Putin's Big Speech Ignores the Obvious

Russian President Vladimir Putin on Thursday spoke in Volgograd on the anniversary of a World War II event that's deeply symbolic to his country. He touched on several topics during his speech, but his remarks were also notable for what was left out.

While Putin promised victory in Ukraine, he made no mention of reports that he could soon enlist more troops for a new large offensive, nor did he reference the Russian missiles that rained down on the Ukrainian city of Kramatorsk mere hours before he spoke.

Also omitted from the speech was the heavy death toll Russia's military has suffered in Ukraine, which surpassed 100,000 before the end of 2022, as well as the numerous setbacks Putin's military has experienced on the battlefield.

Volgograd was known as Stalingrad, when in 1943 the Soviet army claimed a key victory over Nazi Germany. The World War II fight has since become a major symbol of Russian heroism.

Vladimir Putin in Volgograd
Russian President Vladimir Putin during a ceremony commemorating the heroes of the Battle of Stalingrad on February 2, 2023, in Volgograd, Russia. In inset, a destroyed Russian tank by the side of the road on December 15, 2022, in Kupiansk, Ukraine. Putin on Thursday used the memory of the Battle of Stalingrad as a rallying cry for his troops in Ukraine. Photos by Chris McGrath/Getty Images

On Thursday's 80th anniversary of the Battle of Stalingrad, Putin used the occasion to once again falsely claim that neo-Nazis are a central power in Ukraine.

"Unfortunately we see that the ideology of Nazism in its modern form and manifestation again directly threatens the security of our country," Putin said, according to Reuters.

Putin has frequently made claims about Nazism in Ukraine. Recently, he spoke during a January meeting of "crimes against civilians" committed by Neo-Nazis "who have gained ground and are running the show in Ukraine."

On Wednesday, Putin talked during a meeting about rebuilding houses in Russia's border regions that were "damaged or destroyed due to shelling by neo-Nazi formations."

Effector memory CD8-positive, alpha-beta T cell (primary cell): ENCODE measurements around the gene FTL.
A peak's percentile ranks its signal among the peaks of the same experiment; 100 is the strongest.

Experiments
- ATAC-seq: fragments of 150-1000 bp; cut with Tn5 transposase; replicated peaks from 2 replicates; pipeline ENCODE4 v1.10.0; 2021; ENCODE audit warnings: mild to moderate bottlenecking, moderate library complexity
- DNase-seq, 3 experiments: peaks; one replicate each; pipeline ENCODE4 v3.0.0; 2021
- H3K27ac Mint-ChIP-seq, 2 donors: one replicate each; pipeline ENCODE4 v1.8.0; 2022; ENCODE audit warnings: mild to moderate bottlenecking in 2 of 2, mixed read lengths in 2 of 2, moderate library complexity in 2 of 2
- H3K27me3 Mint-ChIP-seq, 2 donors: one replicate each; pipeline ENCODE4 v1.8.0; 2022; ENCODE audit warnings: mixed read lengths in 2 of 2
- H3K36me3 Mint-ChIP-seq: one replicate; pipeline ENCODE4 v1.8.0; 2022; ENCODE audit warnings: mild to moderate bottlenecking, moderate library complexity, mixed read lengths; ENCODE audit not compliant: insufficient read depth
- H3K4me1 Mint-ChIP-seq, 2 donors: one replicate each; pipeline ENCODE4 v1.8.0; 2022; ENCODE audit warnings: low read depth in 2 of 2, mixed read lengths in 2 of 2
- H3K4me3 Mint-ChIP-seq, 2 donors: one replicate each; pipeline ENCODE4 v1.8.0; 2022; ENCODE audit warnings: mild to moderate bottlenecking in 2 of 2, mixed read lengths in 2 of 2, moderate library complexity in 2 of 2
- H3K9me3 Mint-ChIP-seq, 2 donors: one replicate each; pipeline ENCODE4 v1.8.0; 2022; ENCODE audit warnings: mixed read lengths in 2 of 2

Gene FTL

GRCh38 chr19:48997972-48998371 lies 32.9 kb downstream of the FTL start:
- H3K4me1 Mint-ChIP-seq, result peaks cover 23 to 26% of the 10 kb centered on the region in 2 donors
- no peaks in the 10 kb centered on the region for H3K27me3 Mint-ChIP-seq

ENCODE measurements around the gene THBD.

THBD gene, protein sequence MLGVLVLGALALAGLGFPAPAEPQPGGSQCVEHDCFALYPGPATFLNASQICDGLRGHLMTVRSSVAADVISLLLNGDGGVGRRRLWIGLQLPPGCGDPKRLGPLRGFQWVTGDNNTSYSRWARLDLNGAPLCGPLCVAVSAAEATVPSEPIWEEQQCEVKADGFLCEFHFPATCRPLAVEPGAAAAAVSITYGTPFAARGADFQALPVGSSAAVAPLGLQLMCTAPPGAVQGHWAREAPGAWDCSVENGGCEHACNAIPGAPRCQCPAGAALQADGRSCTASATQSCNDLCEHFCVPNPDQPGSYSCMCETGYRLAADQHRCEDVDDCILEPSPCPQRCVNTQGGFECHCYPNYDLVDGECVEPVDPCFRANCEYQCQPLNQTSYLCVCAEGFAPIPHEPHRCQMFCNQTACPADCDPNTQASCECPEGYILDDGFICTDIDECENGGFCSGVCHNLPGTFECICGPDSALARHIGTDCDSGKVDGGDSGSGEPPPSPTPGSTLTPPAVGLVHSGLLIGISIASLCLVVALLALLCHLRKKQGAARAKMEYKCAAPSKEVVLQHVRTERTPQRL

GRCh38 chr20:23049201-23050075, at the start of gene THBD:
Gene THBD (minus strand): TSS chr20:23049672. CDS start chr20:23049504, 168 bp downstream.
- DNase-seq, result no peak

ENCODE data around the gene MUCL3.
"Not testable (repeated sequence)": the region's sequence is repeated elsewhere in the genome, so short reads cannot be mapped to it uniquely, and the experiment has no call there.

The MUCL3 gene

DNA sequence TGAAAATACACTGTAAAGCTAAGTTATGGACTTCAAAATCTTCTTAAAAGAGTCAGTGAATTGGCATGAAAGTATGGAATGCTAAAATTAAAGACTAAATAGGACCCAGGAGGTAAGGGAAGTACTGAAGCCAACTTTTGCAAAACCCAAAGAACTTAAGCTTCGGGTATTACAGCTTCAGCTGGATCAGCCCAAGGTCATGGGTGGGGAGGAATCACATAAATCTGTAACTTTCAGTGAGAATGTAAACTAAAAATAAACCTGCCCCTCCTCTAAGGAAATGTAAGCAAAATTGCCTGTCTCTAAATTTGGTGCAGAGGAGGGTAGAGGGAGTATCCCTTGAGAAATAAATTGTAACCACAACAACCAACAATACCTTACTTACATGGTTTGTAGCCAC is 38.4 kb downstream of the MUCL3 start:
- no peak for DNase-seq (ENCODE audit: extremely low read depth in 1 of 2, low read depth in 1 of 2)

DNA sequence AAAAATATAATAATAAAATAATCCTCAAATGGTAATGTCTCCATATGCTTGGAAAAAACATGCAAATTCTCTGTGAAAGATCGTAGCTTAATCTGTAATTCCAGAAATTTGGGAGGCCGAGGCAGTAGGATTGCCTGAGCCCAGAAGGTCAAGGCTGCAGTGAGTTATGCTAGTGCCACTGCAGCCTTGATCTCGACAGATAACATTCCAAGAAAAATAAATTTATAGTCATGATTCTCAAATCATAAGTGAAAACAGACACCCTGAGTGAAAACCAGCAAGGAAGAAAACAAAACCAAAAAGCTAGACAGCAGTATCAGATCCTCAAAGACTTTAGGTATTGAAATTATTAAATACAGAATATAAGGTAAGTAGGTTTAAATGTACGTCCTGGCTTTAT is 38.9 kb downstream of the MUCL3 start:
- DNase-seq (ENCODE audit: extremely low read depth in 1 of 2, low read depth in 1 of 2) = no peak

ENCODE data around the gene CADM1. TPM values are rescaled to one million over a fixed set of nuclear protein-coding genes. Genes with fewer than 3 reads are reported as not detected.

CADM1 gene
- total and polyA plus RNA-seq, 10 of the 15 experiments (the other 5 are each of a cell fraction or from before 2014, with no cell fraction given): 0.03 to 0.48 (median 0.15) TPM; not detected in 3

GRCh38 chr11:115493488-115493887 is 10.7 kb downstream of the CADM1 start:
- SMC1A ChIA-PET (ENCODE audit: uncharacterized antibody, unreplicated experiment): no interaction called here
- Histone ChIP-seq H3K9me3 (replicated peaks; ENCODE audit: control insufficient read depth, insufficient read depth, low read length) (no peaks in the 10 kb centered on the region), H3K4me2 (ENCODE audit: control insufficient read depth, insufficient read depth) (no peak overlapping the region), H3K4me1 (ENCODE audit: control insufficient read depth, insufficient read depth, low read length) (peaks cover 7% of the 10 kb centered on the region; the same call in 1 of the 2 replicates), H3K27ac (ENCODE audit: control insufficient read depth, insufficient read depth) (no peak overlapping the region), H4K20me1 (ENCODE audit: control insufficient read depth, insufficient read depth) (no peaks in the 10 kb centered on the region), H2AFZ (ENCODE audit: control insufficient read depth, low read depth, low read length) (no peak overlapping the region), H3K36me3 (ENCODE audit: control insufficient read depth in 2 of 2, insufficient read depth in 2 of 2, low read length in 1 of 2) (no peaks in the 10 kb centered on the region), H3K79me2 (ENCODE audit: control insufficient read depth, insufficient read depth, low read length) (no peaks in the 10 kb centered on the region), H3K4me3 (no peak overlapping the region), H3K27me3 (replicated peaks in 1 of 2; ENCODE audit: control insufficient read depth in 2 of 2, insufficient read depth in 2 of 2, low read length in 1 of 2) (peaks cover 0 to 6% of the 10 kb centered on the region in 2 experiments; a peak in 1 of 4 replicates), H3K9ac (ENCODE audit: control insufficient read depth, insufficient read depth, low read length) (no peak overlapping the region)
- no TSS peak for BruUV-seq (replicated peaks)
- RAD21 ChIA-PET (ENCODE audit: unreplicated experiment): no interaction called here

George Mason University Schar School of Policy and Government professor Mark N. Katz told Newsweek that Putin's Stalingrad speech and Nazi comments "are aimed mainly at persuading the Russian domestic audience that the current war in Ukraine war is similar to the World II."

"The Nazis did well at first, but the Soviets were able to push them back. Although he didn't actually admit that the Western-backed Ukrainian 'Nazis' did well against the Russians recently, Putin promises that Russia will eventually prevail this time too," Katz said.

The professor added, "If the Russian public does not buy this message, it's not just Putin's war against Ukraine that will be endangered, but his own ability to continue ruling Russia."

Putin's claim about neo-Nazis controlling Ukraine was not the only false statement contained in his Volgograd speech, according to Reuters.

"Again and again we have to repel the aggression of the collective West," he said, implying the war is a response to the West when in reality he invaded Ukraine last February 24.

Elsewhere, the Russian president's oration referenced Germany's recent decision to supply Zelensky with battle tanks.

"It's incredible, but it's a fact: We are again being threatened with German Leopard tanks with crosses on them," Putin said.

He also issued a threat to nations supporting Ukraine.

"Those who expect to win a victory against Russia on the battlefield don't understand that modern-day war with Russia will turn out totally differently for them," he said.

"We aren't sending our tanks to their borders. But we have the means to respond, and it won't end with the use of armor," Putin added in a comment that some observers have interpreted as an allusion to Russia's nuclear weapons arsenal. "Everyone must understand this."

Newsweek reached out to the Russian Ministry of Foreign Affairs for comment.